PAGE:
Finally, the United States must sign the Kyoto Protocol (United Nations 1998). Under its umbrella, we can help create a substantive global fund for adaptation and mitigation that can make the clean energy transition a "win-win-win" for energy, the environment, and the global economy.

Paul R. Epstein is associate director of the Center for Health and the Global Environment at Harvard Medical School, and has worked in medical, teaching, and research capacities in Africa, Asia, and Latin America. He has worked with the Intergovernmental Panel on Climate Change, the National Academy of Sciences, and the National Oceanic and Atmospheric Administration. He has also coordinated the international project Climate Change Futures: Health, Ecological and Economic Dimensions with support from Swiss Re, the world's largest reinsurance company, and the United Nations Development Programme.

Paul R. Epstein

Center for Health and the Global Environment Harvard Medical School Boston, Massachusetts


The author declares he has no competing financial interests.
COPYRIGHT 2007 National Institute of Environmental Health Sciences
No portion of this article can be reproduced without the express written permission from the copyright holder.
Copyright 2007, Gale Group. All rights reserved.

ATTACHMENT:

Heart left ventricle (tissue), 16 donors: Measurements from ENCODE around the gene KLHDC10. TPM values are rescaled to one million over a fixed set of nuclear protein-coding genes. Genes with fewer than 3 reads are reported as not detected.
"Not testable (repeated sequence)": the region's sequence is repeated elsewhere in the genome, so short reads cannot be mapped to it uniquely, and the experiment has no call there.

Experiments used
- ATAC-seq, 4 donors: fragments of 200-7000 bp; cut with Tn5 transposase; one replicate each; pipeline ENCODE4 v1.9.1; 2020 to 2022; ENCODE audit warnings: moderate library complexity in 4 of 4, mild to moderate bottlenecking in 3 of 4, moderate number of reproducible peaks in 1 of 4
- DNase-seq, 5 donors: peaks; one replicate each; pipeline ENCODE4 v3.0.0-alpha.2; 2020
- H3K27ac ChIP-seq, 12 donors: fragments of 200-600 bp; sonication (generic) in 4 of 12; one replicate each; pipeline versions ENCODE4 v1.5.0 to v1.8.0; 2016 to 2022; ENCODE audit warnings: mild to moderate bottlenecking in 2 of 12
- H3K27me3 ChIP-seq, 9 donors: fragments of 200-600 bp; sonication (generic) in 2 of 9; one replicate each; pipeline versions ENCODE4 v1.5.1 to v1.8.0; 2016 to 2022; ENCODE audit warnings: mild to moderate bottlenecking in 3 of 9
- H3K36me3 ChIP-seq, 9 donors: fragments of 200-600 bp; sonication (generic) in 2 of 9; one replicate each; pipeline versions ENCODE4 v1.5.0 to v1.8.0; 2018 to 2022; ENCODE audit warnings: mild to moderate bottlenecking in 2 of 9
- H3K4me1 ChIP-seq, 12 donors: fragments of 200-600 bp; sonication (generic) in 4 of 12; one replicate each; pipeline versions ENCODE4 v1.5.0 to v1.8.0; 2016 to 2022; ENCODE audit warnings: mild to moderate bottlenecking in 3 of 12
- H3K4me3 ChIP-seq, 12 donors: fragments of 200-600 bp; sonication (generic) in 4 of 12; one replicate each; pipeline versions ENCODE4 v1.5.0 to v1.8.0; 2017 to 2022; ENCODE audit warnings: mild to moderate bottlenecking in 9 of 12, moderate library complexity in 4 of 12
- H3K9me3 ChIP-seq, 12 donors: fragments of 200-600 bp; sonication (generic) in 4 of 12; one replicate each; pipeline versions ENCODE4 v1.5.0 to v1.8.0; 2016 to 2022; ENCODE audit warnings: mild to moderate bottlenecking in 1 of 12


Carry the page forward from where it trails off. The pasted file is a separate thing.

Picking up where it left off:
Article Details
Printer friendly Cite/link Email Feedback
Title Annotation:Guest Editorial
Author:Epstein, Paul R.
Publication:Environmental Health Perspectives
Date:Apr 1, 2007
Previous Article:Unventilated indoor coal-fired stoves in Guizhou province, China: reduction of arsenic exposure through behavior changes resulting from mitigation...
Next Article:A new venue for the Director's Perspective.

Related Articles
Safety and (some) silence.
A new venue for the Director's Perspective.
Red tide chokehold.
New voice for the environment.
Climate Institute.
Driven to extremes: health effects of climate change.
A changing climate of litigation.
New books.
APF sells 1414 6th Avenue for double original buy price.

Terms of use | Privacy policy | Copyright © 2021 Farlex, Inc. | Feedback | For webmasters